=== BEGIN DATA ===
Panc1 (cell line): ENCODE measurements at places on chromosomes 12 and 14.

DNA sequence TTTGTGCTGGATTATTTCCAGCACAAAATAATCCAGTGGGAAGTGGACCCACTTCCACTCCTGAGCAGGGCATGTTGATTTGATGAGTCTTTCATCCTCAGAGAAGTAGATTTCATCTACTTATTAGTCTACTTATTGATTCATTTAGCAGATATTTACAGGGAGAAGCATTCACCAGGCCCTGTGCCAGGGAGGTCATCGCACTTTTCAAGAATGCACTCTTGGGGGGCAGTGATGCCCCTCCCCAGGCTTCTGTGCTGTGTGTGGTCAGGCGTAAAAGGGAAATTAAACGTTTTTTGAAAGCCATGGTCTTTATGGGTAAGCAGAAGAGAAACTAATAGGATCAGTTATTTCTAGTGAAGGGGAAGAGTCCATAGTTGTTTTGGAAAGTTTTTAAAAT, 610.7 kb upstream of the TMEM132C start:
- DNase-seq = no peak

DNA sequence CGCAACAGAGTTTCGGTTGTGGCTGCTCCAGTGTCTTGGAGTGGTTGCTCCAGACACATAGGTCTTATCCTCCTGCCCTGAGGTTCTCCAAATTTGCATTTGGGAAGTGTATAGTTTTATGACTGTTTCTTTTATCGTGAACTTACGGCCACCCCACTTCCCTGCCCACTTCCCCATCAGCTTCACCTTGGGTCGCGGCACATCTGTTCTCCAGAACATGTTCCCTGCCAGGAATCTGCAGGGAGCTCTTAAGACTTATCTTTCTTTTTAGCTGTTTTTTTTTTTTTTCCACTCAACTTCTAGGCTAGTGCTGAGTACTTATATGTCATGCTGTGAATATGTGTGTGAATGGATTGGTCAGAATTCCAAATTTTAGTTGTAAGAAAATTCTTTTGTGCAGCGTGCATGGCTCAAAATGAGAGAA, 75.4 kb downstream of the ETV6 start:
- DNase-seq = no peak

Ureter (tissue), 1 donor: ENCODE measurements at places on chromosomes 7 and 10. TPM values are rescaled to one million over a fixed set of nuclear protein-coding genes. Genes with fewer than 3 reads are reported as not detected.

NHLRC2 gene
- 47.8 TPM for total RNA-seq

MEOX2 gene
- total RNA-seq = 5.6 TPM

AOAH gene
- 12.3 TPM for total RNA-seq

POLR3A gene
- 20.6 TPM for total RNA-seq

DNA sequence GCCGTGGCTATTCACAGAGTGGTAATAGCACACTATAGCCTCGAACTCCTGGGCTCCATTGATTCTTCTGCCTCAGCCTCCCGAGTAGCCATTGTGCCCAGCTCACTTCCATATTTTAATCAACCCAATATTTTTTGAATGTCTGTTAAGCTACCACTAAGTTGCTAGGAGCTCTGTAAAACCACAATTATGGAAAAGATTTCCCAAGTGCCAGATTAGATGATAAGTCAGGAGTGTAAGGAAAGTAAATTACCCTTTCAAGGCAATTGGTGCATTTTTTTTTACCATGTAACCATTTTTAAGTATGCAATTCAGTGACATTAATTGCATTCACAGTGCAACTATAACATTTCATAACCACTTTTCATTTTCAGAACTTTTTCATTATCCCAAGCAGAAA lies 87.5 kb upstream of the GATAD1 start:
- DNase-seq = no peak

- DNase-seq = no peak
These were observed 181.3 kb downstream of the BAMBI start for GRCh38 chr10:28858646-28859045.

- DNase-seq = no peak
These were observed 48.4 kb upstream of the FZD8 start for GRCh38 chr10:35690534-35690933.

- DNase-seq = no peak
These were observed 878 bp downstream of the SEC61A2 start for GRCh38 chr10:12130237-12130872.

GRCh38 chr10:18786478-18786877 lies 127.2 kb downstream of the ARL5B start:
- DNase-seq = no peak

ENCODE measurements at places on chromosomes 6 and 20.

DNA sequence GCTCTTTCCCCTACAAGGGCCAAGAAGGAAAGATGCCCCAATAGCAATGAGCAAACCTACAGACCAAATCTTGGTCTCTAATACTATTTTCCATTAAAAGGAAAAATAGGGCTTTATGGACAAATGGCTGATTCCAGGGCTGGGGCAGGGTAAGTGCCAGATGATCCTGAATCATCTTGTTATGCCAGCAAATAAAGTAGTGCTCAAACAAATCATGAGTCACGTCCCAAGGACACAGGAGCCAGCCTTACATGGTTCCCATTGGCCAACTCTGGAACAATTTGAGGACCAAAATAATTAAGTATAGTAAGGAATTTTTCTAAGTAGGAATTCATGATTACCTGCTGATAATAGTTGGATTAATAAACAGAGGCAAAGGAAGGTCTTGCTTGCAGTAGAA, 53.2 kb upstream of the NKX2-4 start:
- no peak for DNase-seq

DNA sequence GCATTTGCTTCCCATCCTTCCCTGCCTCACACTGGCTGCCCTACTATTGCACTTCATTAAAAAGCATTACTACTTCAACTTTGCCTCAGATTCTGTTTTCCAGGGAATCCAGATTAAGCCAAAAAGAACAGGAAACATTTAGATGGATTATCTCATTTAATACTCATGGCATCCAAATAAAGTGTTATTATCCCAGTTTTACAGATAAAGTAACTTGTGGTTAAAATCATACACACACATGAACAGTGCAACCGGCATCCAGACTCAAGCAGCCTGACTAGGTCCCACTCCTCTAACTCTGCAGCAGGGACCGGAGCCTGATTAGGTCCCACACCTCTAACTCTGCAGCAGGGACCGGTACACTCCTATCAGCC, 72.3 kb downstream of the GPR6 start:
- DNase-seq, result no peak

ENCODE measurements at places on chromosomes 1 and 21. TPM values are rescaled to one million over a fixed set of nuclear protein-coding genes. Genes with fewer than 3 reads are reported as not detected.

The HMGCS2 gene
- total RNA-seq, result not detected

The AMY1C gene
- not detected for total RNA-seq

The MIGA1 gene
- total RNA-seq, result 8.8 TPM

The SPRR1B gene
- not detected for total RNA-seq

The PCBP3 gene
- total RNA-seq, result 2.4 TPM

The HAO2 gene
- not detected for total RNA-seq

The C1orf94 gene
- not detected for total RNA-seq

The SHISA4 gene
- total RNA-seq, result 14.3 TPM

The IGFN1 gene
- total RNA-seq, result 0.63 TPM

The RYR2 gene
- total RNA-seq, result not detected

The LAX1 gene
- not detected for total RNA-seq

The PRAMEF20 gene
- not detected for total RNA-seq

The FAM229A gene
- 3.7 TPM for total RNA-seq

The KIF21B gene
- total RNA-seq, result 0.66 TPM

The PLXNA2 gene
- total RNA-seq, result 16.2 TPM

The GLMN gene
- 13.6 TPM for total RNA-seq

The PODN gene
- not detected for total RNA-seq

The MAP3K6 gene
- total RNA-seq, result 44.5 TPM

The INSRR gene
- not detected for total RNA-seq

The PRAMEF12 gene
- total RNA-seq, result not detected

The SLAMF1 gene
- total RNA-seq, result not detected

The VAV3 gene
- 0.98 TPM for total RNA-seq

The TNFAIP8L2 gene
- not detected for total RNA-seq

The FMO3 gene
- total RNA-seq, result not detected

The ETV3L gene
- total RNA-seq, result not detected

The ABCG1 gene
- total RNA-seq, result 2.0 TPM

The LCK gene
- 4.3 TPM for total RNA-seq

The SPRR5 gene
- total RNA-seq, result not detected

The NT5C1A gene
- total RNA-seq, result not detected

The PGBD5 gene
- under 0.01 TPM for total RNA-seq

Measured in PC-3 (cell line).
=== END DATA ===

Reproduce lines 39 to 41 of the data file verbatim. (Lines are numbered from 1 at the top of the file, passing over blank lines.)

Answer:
The PCBP3 gene
- total RNA-seq, result 2.4 TPM

The HAO2 gene